Breast tissue changes over time; as women age, their breasts can become more dense. Thus, trying to find breast cancer in DBT is "like trying to find a snowflake in a snowstorm," explains one doctor. The iTBra™ offers a different way of looking, with the ability to diagnose breast cancer in older women that may be missed by traditional screening methods. It will likely save many lives.

Your mother's no slouch

"Dowager" might once have been a term of respect for a dignified older woman, but the dreaded "dowager's hump" deserves no respect at all: it refers to the forward curvature of the spine, typical in older women with osteoporosis, that results in a stoop. Besides being unattractive, the stoop can lead to, or increase, back pain, which is endemic to modern society.

According to the American Academy of Pain Medicine, more than 26 million Americans between the ages of 20-64 experience frequent back pain. This number undoubtedly skyrockets with age, though those 65 and over are least likely to report. However, given seniors' disproportionately higher risk for falls, it's safe to say that back and neck pain are fairly common ailments.

Enter Lumo Lift, a senior's posture coach. The free app tracks posture and provides feedback though subtle vibrations from a small sensor that magnetically clasps onto a shirt, below the collarbone. Lumo Lift lays against the body, gently reminding the wearer to sit up straight and stand tall when they're slouching. Bonus: standing straighter also helps a senior look and feel younger, which boosts confidence. And that's the best way to get over the hump.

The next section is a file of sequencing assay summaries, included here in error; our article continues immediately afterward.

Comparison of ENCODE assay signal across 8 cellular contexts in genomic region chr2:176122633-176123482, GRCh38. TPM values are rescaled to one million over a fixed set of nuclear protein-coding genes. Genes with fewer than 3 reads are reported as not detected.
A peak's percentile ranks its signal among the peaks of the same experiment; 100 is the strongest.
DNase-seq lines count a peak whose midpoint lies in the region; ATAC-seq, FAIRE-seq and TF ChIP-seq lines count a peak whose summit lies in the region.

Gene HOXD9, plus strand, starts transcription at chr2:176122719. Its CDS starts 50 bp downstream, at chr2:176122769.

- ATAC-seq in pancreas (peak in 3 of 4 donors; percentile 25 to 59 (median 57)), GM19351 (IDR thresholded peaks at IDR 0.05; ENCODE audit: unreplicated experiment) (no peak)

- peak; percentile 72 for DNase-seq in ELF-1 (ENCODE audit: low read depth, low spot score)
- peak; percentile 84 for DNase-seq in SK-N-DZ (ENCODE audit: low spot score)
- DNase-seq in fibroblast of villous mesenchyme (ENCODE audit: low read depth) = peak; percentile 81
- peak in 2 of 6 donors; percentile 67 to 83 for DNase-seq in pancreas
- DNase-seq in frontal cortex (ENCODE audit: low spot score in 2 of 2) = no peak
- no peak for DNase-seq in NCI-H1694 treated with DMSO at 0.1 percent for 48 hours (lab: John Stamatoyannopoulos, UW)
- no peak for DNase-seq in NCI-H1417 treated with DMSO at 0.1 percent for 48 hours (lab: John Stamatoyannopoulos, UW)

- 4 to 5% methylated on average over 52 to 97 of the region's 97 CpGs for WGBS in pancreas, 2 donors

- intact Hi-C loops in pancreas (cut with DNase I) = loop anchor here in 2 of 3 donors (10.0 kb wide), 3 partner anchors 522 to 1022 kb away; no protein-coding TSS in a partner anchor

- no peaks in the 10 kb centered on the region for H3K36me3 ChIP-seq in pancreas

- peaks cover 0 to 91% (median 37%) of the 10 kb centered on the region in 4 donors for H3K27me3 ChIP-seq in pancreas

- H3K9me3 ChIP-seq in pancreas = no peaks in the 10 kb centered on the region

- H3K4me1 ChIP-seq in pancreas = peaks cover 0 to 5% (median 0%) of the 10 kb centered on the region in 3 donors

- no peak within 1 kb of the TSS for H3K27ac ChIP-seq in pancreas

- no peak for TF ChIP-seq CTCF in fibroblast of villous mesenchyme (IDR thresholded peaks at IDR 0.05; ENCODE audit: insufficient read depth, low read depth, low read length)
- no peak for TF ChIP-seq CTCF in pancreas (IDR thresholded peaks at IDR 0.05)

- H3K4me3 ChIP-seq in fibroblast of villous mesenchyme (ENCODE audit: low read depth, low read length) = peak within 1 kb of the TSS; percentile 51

This isn't what twenty-somethings mean by power clothes

Some seniors experience more severe mobility issues than poor posture, such as great difficulty getting out of a chair. Superflex is an assistive technology for older adults that aides their aching joints. The Menlo Park, California-based startup is creating "intelligent wearable strength" that merges robotics, biomechanics, and textile and apparel design into a power suit to improve mobility for elderly and/or disabled people.

While still in the prototype stage, Superflex's sensor-equipped, computer controlled clothing, when ready to ship, will be able to track the posture and movement of someone's body and rapidly process data to send a motor "assist" when the wearer is leaning forward in a chair, getting ready to stand up, or even starting to raise their arms above their head.

Originally developed at SRI International to help reduce injuries in soldiers carrying heavy loads, the power suit's team is doing the heavy lifting, so seniors won't have to.

No skeletons in the closet

A senior who needs even more mobility assistance than what Superflex plans to provide won't have to wait: Ekso Bionics is innovating for those who've had strokes or spinal cord injuries. For more than a decade, the global pioneer in robotic exoskeletons has been developing the latest technology and engineering to help people rethink current physical limitations and achieve the remarkable.  This is truly an "assistive" technology for older adults.

These innovative products for elderly unlock human strength and potential, amplifying mobility and endurance. In 2016, Ekso Bionics received the first FDA clearance exoskeleton for use with stroke and spinal cord injury levels to C7. Watch this short video of an older stroke patient using the ExsoGT is inspiring; Nick says, with tears in his eyes, "I was walking before, but nothing like this."